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The Battle of Agincourt


In 1415, King Henry V of England resumed hostilities against the French in what would eventually become known as the 100-years war. Over the next few months, many of his men got sick with many dying from disease and Henry led his army north to evacuate his exhausted army back to England via the English held port of Calais. However, on the way, he found his way blocked by a considerable French army and, despite exhaustion and numerically inferior numbers, prepared for battle across a freshly ploughed field.

At about 11 am on the morning of 25th October 1415 (St Crispin’s Day), the French attacked with their cavalry, but as the ground was heavy from days of rain, the advance was slow.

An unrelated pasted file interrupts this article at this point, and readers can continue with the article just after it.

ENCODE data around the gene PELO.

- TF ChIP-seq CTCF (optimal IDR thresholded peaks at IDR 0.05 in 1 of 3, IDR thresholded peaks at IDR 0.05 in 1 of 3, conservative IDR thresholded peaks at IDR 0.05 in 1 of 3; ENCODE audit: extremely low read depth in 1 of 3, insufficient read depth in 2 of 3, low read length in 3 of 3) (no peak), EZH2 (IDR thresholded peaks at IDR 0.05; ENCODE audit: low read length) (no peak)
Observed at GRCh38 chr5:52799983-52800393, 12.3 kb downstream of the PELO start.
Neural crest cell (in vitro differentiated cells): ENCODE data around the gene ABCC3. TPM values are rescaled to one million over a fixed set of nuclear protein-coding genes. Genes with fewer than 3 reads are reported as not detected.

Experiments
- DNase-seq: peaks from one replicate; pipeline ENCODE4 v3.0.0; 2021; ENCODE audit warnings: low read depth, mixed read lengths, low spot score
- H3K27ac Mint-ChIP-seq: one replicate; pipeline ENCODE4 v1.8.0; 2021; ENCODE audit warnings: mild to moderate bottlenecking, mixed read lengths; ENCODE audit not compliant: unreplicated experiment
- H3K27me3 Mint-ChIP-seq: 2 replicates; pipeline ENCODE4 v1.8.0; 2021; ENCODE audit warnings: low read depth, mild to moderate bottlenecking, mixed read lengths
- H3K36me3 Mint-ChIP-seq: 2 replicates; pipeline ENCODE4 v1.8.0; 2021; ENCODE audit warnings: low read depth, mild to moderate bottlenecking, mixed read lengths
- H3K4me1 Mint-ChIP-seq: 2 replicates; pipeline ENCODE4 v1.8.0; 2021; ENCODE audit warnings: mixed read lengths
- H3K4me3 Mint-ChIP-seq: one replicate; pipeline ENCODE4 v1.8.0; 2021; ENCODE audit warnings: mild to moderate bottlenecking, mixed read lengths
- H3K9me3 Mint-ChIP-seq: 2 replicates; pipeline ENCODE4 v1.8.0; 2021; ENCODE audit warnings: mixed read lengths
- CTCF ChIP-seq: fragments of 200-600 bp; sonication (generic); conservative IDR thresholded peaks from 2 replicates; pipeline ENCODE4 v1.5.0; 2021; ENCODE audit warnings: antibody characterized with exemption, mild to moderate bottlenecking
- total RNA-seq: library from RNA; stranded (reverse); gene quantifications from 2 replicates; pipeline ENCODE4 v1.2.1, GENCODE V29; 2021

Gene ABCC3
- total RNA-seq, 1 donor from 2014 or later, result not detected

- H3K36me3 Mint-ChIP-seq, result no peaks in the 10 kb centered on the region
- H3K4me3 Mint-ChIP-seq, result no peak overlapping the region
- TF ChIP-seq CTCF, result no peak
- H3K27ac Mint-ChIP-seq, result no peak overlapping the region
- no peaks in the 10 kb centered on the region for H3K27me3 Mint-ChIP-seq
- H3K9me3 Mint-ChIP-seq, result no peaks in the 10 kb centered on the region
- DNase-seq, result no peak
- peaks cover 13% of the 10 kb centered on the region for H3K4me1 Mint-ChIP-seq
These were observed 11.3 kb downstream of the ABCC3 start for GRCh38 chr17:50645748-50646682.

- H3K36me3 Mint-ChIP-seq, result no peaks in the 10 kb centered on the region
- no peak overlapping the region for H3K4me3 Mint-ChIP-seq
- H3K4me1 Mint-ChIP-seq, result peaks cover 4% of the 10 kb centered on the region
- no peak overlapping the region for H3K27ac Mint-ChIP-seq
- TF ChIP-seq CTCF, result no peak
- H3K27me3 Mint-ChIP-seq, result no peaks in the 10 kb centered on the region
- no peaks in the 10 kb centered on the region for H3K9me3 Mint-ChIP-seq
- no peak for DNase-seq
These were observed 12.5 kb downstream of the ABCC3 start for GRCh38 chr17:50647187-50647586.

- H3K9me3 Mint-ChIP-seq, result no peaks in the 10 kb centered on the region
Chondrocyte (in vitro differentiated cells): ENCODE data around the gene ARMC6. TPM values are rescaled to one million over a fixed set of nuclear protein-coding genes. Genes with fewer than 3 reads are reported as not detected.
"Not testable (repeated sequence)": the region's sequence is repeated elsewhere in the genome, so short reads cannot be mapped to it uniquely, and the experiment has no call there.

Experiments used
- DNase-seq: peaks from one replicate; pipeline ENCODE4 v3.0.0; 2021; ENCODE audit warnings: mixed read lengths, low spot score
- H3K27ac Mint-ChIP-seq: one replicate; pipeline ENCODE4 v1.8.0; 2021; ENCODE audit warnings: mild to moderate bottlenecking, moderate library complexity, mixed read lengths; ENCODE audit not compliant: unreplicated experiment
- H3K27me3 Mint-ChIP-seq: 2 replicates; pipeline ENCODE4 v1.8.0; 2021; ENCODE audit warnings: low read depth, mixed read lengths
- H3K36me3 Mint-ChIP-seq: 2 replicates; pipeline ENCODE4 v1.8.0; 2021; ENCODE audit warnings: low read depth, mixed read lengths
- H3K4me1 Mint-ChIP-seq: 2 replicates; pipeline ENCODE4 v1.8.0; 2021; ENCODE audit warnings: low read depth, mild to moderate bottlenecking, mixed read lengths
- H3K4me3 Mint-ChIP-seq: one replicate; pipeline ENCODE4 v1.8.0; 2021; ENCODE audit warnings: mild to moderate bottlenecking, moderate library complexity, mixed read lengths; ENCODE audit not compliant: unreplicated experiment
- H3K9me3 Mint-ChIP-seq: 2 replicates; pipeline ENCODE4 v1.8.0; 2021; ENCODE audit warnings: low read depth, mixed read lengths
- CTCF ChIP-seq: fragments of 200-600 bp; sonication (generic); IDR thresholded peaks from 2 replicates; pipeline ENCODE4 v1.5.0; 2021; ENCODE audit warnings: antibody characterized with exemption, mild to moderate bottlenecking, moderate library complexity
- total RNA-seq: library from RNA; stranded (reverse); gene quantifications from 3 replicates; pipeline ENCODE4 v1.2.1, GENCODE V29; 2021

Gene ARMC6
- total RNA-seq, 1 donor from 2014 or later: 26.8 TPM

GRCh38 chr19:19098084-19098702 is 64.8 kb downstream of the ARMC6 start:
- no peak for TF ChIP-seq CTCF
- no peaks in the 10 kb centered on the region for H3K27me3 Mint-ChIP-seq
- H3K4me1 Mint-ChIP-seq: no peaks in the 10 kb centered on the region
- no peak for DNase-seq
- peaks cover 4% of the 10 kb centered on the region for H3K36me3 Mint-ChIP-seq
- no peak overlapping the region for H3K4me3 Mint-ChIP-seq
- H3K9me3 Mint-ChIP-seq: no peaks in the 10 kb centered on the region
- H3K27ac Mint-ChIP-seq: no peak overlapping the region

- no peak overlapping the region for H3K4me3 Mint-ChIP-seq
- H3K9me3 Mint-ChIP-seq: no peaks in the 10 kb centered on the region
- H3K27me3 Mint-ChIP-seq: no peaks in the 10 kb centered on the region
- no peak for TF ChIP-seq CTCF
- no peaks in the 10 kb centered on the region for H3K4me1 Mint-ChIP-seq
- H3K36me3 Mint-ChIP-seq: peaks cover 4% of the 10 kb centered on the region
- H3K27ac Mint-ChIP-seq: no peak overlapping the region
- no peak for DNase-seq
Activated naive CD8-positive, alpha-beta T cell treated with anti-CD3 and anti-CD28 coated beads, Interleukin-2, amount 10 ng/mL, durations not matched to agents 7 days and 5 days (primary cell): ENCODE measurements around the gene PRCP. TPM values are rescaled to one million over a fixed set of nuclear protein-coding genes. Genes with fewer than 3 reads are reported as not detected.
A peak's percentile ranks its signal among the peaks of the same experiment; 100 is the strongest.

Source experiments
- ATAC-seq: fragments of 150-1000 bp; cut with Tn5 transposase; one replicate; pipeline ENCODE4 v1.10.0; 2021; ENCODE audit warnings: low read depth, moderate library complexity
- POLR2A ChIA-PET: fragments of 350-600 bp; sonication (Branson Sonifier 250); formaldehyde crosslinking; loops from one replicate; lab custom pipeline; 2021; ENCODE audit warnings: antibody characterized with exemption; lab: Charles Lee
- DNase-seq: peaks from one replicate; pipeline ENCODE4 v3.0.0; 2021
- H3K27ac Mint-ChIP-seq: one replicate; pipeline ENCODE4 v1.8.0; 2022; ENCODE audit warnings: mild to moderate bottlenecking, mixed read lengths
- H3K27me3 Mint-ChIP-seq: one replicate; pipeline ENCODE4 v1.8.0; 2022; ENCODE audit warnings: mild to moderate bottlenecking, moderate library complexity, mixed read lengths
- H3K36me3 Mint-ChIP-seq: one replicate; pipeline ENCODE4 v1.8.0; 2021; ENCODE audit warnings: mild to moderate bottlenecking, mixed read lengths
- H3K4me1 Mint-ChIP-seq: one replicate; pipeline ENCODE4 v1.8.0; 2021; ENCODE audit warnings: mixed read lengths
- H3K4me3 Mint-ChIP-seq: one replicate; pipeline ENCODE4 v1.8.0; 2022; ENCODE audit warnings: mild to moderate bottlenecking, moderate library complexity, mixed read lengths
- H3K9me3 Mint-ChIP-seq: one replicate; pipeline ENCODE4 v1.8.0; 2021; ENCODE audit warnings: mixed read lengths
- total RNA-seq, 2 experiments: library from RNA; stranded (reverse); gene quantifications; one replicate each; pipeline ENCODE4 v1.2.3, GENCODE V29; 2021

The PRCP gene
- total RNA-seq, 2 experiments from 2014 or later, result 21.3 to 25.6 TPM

On the opposite side of the field stood Henry’s army, consisting mainly of English and Welsh archers. most were armed with the feared longbow and when the French attack stalled in the mud, they filled the air with volleys of arrows, cutting down the enemy with ease.


Despite this, many French knights still reached the English lines but were unable to make any impact as their way was blocked by sharpened stakes embedded into the ground in from of the archers.

Realising the threat, another line of French knights raced in to support their comrades, but they were so tightly packed, they were unable to use their weapons, and the English quickly gained the advantage.

The battle lasted no more than a few hours, and though exact numbers of casualties are not known, it has been suggested that the English losses were around 400 and French losses up to 6,000, an overwhelming victory for King Henry and his men.

The Battle of Agincourt

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